Friday, June 18, 2010

Next Witness, Counselor . . . What, Your Lawyer's Been What . . .?

That's right the final witness was on the stand in a Franklin County Court of Common Pleas (Ohio) trial on Attempted rape charges when the Ohio Supreme Court suspended the defense attorney Gerald T. Noel for two years according to a report in the Columbus Dispatch.  There's no indication on how the case was going, but while I'm sure this was an incredible inconvenience for the court, the jury, and participants, it may turn out to have been a lucky break for the defendant since the suspension was essentially for incompetence in prior legal matters handled by attorney Noel.  This is from John Futty and James Nash's story:

The final witness was on the stand yesterday when a judge halted the trial of a Columbus man accused of attempted rape because his attorney wasn't supposed to be practicing law. Judge Kimberly Cocroft of the Franklin County Common Pleas Court called a recess after the prosecutor's office told her that the Ohio Supreme Court had suspended the law license of Gerald T. Noel Jr. that morning.  Cocroft scheduled a hearing for 9 a.m. Monday to determine the next step, which could be a mistrial. She sent jurors home without telling them the reason for the recess. It might have been the first time a trial in Ohio was disrupted by a lawyer's suspension, said Bruce Campbell, who has been counsel for the certified grievance committee of the Columbus Bar Association since 1988.

Noel was defending Vincent R. Griffin, 51, who is charged with attempted rape, felonious assault, kidnapping and abduction. The jury was seated Monday and began hearing testimony Tuesday.  The Supreme Court suspended Noel's license after two other clients complained that he had botched their cases. The court also said he ignored requests for information from the Bar Association and the court's Office of Disciplinary Counsel about his dealings with the two clients.
The visual I have here, is of the Rapture--and I'm not trying to be cute.  It's like you're going along in life and you're bodily lifted from the world.  It's a little bit like how I felt, yesterday as I was leaving my job.  I rode the elevator down with an older lawyer, Bobby Bottomfeeder with whom I had had a difficult matter a number of years ago.  Bottomfeeder eyed me warily while chatting with his associate and a secretary.  When we reached the lobby, I let the three of them exit the elevator and I followed behind.  The senior lawyer, now with his back to me, launched into telling the associate, "did you see that guy [me] on the elevator . . .?"  It was if I were dead. 

It is an interesting sensation to be removed bodily from your profession, it must be incredibly bizarre to be mid-trial when it happens. 

Near the end of my active law practice and as I related, here, on Bad Lawyer, I was involved in a workers' compensation defense for a food manufacturing corporation located near the town of WhiteBean, OurState. My defense resulted in a judgment for my client against the claims of "Big Dennis."  It's actually a pretty funny story if you go back and look at the narrative.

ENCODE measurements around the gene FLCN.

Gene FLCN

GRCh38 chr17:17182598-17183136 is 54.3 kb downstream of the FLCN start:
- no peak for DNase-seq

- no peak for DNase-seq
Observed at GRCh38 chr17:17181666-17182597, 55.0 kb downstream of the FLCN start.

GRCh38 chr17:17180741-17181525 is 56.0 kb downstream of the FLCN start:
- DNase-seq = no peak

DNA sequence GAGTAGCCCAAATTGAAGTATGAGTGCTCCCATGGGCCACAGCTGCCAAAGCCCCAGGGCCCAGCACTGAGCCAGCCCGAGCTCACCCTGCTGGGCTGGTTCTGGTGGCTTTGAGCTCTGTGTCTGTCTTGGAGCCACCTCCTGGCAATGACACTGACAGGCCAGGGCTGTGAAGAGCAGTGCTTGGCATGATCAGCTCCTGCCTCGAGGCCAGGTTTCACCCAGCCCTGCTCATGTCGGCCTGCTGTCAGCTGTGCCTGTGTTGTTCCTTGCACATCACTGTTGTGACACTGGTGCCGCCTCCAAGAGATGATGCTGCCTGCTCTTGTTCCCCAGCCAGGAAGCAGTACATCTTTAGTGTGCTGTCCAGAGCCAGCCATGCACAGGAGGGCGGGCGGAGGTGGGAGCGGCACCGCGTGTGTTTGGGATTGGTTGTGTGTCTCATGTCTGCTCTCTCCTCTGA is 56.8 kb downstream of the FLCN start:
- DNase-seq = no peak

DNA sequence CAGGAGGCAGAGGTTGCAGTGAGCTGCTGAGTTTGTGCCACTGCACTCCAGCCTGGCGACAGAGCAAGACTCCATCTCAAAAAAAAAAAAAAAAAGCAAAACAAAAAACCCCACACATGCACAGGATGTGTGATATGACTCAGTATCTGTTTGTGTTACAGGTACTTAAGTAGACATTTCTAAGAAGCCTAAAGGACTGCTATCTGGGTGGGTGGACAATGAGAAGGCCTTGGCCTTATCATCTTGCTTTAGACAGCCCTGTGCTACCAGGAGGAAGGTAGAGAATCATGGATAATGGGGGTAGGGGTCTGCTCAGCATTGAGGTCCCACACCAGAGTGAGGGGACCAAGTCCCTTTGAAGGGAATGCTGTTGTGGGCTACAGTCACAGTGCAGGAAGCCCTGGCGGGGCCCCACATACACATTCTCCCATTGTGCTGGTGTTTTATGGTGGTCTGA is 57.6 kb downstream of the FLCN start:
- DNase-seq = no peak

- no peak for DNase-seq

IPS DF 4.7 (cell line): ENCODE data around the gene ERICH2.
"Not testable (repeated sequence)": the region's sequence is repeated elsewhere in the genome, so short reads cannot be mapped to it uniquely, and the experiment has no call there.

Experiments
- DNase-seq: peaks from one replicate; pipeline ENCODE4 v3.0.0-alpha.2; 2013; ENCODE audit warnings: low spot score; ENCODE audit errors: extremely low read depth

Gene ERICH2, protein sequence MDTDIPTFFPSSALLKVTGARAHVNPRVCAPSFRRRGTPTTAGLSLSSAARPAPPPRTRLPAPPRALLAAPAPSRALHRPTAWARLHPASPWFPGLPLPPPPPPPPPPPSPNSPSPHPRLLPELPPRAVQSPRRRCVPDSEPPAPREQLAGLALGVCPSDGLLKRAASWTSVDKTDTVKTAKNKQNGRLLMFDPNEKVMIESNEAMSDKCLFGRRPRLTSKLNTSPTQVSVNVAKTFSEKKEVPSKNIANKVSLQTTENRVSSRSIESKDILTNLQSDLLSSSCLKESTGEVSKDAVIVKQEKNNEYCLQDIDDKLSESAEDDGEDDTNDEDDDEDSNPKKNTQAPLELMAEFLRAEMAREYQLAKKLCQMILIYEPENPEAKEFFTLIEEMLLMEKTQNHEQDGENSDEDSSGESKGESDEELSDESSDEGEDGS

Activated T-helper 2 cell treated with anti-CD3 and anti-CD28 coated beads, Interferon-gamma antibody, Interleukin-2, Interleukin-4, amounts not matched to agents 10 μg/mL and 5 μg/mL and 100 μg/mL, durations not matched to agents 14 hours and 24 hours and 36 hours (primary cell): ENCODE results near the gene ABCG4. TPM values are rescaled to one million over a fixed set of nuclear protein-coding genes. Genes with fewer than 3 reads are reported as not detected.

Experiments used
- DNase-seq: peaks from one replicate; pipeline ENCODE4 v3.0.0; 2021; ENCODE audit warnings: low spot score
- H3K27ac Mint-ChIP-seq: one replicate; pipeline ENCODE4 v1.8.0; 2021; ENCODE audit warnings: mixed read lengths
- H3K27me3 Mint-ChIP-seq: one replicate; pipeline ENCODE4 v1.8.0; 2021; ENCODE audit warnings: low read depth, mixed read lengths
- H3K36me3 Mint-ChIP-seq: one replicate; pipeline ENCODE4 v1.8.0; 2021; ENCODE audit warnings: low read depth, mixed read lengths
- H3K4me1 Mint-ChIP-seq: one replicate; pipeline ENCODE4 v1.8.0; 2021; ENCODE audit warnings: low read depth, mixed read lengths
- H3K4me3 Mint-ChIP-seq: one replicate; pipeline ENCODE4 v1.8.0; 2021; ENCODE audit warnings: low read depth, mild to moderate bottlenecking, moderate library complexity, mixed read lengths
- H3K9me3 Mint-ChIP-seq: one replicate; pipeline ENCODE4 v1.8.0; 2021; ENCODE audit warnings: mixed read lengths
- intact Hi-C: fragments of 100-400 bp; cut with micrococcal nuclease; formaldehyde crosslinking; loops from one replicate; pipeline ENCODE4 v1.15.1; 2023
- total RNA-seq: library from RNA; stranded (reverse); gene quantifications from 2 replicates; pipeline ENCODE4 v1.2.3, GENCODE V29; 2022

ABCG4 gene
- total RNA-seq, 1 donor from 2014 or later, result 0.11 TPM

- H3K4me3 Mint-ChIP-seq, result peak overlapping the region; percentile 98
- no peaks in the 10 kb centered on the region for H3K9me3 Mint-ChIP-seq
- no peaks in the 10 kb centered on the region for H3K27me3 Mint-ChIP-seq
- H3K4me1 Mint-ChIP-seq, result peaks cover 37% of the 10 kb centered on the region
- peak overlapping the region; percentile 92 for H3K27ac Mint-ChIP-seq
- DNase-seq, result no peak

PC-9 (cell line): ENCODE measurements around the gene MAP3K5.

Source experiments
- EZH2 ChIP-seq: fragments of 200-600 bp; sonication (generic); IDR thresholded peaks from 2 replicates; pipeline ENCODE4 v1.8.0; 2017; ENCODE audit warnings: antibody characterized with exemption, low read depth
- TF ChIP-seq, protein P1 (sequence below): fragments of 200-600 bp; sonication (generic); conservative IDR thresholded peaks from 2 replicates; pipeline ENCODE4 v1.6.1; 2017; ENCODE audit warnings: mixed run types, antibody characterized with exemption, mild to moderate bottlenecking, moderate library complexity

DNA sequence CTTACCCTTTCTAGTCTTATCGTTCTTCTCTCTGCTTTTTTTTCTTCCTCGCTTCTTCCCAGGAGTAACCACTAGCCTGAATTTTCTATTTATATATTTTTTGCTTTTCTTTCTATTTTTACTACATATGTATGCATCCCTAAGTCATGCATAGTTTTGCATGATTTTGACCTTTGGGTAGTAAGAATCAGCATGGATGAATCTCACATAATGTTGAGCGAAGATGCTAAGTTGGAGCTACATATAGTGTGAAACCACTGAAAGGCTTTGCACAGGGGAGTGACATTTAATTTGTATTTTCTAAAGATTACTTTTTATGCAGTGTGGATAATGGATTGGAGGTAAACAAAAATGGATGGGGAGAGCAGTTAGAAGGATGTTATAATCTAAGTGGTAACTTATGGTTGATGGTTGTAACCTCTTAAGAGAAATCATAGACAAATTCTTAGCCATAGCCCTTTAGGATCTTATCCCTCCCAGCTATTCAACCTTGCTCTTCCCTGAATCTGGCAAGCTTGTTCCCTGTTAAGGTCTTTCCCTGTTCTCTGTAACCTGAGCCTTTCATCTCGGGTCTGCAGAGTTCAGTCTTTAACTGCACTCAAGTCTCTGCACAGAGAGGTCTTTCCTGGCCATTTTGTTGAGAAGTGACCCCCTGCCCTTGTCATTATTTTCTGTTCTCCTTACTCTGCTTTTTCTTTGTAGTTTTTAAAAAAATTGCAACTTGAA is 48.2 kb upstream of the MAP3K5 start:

Just before my license was suspended I completed the briefing on the appeal pursued by Big Dennis' lawyer.  I learned a couple of weeks ago that my client won the appellate case, and the opinion upheld all of the legal and factual assertions made by me in my role as the defense attorney in that case.  But reading the opinion, it's as if I had been bodily removed from the world. The appellate court's opinion reflected a year-and-a half of effort mentions me not.  I am not listed in anyway as the attorney for the corporation that prevailed, none of the defenses documented in the opinion that I advanced or transcribed and cited questions I asked in the underlying proceeding are attributed to me, and I am not mentioned as author of the brief. I evaporated. Like Elijah, I disappear in a chariot.

Kabbalists talk about the concept of the klippot, which are the shell-like manifestations of ego: anger, selfishness, control, judgment, and pride that build up around us sometimes so dysfunctional as to actually create crippling phobias preventing all loss of light.  When I first returned to work in this building I worked in for a quarter century, as a lawyer, I was so filled with anxiety I could barely leave my office during the work day to get coffee for fear of running into former colleagues I was sure would look at me with contempt.  The challenge is to shatter these shells, these klippots. We do this through opportunities to crush our ego, I alluded to this in the post about "pie-in-face" and I noticed that one of the anonymous commentators there really addressed the challenge before me.  Now I walk freely from this office--yeah, I screwed up;  yeah, I deserve the consequences; yeah, there are people who judge me harshly, but I've been cheered by the love and empathy I receive from many former peers. 

Life is only going to get more difficult in the coming weeks.  I promise to keep my eyes open and tell you about it.

1 comment:

  1. I have enjoyed reading your post. It is well written. It looks like you spend a large amount of time and effort on your blog. I appreciate your effort. Please check out my site.
    Utah tax attorney